Indiana coach Tom Crean sensed in the postgame locker room on Tuesday night that his team wanted to quickly move on from the loss.
After the Hoosiers lost their second game of the season in a 69-52 collapse at No. 4 Syracuse, Crean questioned everything from Indiana’s spirit to its leadership. His team trailed only 33-29 at halftime, but in the second half, a 23-3 Orange run would ultimately doom the Hoosiers.
“The other night was a lot of different things for us, but at the end of the day, it was the first true road game,” Crean said on Friday afternoon in advance of Indiana’s game against North Florida tonight. “And in the second half, we played like that.”
When Crean looked at his team in that locker room in Syracuse, he saw that his players knew they were capable of more. There wasn’t going to be much dwelling on the loss, Crean thought, because he could sense the hunger and desire for his team to move on and stay locked in.
And in the practices since the team arrived back in Bloomington, Crean says his players have done exactly that.
“I think our guys from the other night, they knew they did not play the way they are capable of in the second half,” he said. “They have not needed a lot of reminders on that. They have come out with great energy and focus and resolve.”
So, Crean has put the Syracuse loss on the back burner, for now. When it’s time for Indiana to play on the road again, he’ll go through with his players how to ensure history doesn’t repeat itself.
Especially with a young team, Crean said, he has learned he and his players cannot afford to look far ahead. Instead, they will take it one challenge at a time.
“No matter what it is with this team, we have to stay completely locked in to what our improvement is like, because they are very young, inexperienced and don’t know what it is like to win on the road, even though that was our first real road game,” he said. “The bottom line is we are trying to stay focused on the things that we can control, and they can control how much better they are getting everyday with the way that we practice. That has been very good for us.”
Hoosiers focused on North Florida
Tonight in Assembly Hall, Indiana will start a three-game in one-week stretch, highlighted by a matchup with 5-2 Notre Dame on Dec. 14 in the Crossroads Classic.
But to the Hoosiers, first up and most importantly at the moment is North Florida (5-5), who they will tip off against at 7:30 p.m.
“They’re a highly talented team,” freshman Troy Williams said. “They get a lot of threes up, and they have one of the leading 3-point shooters on their team. So we’re just looking to close out on the other shooters and having a good game. It starts on defense.”
In fact, nine North Florida players have already made at least three 3-pointers this season. Only three players on Indiana have achieved that same feat. One of the Ospreys’ other strengths comes from its offensive rebounding, where they grab 32.8 percent of their misses.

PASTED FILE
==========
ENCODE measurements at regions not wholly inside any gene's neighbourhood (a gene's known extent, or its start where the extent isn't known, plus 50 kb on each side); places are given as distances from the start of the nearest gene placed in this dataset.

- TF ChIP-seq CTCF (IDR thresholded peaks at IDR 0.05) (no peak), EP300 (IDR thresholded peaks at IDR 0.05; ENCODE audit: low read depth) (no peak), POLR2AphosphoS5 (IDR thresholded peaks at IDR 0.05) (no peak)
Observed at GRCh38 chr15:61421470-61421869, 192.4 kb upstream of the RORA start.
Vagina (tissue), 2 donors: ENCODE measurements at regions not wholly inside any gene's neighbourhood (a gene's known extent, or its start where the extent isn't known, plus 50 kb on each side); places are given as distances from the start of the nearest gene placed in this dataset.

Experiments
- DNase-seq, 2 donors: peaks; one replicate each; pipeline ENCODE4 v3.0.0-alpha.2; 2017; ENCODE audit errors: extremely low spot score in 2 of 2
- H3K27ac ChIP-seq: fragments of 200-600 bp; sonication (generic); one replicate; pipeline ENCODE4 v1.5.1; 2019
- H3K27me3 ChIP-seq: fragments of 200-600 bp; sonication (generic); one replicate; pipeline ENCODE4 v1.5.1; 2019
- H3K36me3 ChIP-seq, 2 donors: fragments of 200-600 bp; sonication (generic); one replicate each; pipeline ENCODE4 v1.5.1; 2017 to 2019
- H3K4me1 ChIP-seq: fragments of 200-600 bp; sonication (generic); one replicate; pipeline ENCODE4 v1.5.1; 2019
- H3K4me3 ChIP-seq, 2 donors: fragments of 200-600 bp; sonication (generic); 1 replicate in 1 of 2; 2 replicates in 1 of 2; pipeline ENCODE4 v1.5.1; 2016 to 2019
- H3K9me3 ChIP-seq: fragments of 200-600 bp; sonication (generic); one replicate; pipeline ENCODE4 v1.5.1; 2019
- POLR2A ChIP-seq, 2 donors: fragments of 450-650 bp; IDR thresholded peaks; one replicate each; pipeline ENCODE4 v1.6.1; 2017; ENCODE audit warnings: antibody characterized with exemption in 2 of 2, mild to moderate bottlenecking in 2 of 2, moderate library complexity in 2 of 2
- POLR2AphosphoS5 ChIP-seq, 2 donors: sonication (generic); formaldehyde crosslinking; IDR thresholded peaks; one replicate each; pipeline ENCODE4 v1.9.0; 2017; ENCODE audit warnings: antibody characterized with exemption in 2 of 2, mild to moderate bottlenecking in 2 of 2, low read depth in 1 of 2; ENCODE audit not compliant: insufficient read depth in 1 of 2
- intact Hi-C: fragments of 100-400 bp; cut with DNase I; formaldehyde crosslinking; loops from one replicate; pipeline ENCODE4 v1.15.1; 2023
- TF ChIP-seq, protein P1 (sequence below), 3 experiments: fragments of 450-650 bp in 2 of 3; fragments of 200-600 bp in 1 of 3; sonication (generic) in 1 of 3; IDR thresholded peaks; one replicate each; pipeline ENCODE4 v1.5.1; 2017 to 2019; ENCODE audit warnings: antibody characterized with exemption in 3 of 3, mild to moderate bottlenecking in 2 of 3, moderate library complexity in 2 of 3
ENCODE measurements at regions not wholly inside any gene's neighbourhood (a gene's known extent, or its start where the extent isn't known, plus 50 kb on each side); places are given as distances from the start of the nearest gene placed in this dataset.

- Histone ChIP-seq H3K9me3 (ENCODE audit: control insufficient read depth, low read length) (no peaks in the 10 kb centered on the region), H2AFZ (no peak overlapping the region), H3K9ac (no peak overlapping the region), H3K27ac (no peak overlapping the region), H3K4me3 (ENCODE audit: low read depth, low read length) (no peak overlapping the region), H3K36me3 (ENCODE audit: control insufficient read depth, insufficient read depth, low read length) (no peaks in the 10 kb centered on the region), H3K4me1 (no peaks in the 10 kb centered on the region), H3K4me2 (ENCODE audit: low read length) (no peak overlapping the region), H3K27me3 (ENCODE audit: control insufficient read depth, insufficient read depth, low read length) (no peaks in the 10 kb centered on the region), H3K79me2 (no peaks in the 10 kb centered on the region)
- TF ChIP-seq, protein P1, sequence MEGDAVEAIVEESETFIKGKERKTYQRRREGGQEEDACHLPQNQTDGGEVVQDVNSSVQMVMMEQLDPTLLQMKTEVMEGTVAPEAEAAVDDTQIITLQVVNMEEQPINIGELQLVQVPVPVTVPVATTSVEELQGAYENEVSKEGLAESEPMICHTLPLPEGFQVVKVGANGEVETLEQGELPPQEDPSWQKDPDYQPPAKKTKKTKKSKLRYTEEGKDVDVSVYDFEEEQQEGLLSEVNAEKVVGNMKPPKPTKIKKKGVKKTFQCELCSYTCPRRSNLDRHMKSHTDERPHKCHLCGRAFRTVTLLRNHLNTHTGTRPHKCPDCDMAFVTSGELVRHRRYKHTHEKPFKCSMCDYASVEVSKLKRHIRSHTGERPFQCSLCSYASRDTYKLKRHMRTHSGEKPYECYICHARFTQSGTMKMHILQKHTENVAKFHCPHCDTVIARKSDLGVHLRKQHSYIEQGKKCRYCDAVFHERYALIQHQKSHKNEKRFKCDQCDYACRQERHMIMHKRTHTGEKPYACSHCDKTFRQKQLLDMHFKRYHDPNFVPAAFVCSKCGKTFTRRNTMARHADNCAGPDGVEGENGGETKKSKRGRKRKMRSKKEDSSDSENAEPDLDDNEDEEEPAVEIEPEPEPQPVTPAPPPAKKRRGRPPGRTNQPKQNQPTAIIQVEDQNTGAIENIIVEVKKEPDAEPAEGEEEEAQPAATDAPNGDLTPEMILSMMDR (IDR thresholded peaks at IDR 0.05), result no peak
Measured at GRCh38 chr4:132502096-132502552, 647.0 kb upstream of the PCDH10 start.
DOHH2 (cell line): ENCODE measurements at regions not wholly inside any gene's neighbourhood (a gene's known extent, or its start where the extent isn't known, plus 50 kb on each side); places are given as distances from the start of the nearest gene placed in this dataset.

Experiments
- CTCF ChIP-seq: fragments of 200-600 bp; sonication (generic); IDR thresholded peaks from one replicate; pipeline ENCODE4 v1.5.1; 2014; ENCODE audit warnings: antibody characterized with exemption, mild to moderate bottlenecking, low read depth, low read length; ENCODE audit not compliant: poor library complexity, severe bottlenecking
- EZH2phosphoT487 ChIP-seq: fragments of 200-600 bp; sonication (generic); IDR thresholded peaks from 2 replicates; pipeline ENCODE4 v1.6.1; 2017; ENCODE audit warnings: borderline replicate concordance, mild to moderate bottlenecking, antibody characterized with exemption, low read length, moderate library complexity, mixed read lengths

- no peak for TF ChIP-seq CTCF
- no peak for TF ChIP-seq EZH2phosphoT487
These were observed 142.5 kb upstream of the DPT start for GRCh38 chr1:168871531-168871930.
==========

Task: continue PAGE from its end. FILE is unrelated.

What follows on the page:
And their depth has been impressive as well: North Florida has 10 players seeing at least 14.5 minutes of action per game, topped by senior Travis Wallace who in 24.1 minutes per game averages 12.4 points and 6.9 rebounds.
“We’re going to get the whole team,” senior Evan Gordon said. “They’re a fast-paced team. They get it out on the break, and they do score on it more in their transition, so we’ve got to work on getting back and make sure we’ve got our defense.”
“One thing that sticks out to me,” Williams added, “is that most of their players average between the 6 and 12 points mark. So any given night could be somebody’s night.”
Where North Florida might struggle, though, comes in its offensive efficiency, as the Ospreys have an effective field goal percentage of 47.0, which ranks 245th nationally. Combined with Indiana’s holding of opponents to a 41.2 eFG% — the No. 7 mark in the nation — the Ospreys could struggle from the field tonight.
And as Indiana has enjoyed living off blocked shots this season, it could again be the case tonight, too. North Florida has 13.3 percent of its shots blocked (No. 314 in the country), while the Hoosiers block 15.3 percent of the shots they face. The Ospreys also turn the ball over on 22.5 percent of their possessions, one of the worst rates in the country.
But especially after a loss, nobody on Indiana is looking ahead. All that’s on their minds is the desire to win.
“I think you can just read it in people,” Crean said. “They are ready to go. There is not a great deal of experience here, but there is a lot of hunger. I think when you have a group of guys that are hungry, they want to get right back at it.”